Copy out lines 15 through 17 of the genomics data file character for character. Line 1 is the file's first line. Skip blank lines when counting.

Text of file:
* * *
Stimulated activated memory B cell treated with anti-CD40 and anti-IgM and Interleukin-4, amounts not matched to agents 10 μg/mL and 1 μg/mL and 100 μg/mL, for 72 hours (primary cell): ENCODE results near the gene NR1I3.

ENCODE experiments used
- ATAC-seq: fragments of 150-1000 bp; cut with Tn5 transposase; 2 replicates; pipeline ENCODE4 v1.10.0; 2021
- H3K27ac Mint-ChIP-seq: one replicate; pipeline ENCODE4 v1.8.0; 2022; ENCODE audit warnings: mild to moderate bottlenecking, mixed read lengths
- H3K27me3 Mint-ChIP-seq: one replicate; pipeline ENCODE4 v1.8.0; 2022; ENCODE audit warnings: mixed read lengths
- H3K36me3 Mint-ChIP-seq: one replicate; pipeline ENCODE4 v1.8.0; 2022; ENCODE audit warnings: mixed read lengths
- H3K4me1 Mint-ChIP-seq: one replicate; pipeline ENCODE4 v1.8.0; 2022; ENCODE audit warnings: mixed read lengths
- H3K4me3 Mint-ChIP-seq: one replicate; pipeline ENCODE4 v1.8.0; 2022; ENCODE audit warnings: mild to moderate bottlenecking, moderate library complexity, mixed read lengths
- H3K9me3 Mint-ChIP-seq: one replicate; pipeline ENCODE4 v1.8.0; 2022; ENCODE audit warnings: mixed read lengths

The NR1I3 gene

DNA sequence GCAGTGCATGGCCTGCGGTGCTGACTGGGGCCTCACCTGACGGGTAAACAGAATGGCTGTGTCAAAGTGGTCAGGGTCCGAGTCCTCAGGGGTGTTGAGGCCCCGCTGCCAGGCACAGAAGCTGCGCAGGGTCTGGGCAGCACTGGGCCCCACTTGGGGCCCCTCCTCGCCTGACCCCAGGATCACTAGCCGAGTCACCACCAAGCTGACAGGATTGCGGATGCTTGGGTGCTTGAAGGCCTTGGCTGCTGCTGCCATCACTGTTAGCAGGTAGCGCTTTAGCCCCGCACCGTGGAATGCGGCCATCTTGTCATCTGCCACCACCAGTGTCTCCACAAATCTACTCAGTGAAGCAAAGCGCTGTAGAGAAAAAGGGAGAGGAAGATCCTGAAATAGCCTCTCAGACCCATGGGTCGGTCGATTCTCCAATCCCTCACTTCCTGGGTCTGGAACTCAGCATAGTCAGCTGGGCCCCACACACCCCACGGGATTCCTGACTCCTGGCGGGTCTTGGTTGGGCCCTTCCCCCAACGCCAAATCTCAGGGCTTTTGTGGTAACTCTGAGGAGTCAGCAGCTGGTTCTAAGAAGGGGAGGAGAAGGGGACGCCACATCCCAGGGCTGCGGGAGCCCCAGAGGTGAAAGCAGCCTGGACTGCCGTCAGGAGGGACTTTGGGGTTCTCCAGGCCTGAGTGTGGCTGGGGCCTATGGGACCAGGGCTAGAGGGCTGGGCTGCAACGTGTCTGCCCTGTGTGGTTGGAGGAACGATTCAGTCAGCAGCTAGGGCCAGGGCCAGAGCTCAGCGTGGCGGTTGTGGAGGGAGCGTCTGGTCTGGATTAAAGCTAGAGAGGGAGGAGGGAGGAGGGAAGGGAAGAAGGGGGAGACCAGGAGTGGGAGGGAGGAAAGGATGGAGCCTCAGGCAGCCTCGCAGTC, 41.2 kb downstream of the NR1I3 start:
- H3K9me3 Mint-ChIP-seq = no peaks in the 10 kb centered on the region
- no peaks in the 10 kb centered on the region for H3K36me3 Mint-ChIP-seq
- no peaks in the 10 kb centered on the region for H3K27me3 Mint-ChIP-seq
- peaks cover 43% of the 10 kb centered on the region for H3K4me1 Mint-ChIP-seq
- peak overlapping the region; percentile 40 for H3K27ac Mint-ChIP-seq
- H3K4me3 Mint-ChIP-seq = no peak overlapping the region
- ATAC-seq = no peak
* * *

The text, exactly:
- peaks cover 43% of the 10 kb centered on the region for H3K4me1 Mint-ChIP-seq
- peak overlapping the region; percentile 40 for H3K27ac Mint-ChIP-seq
- H3K4me3 Mint-ChIP-seq = no peak overlapping the region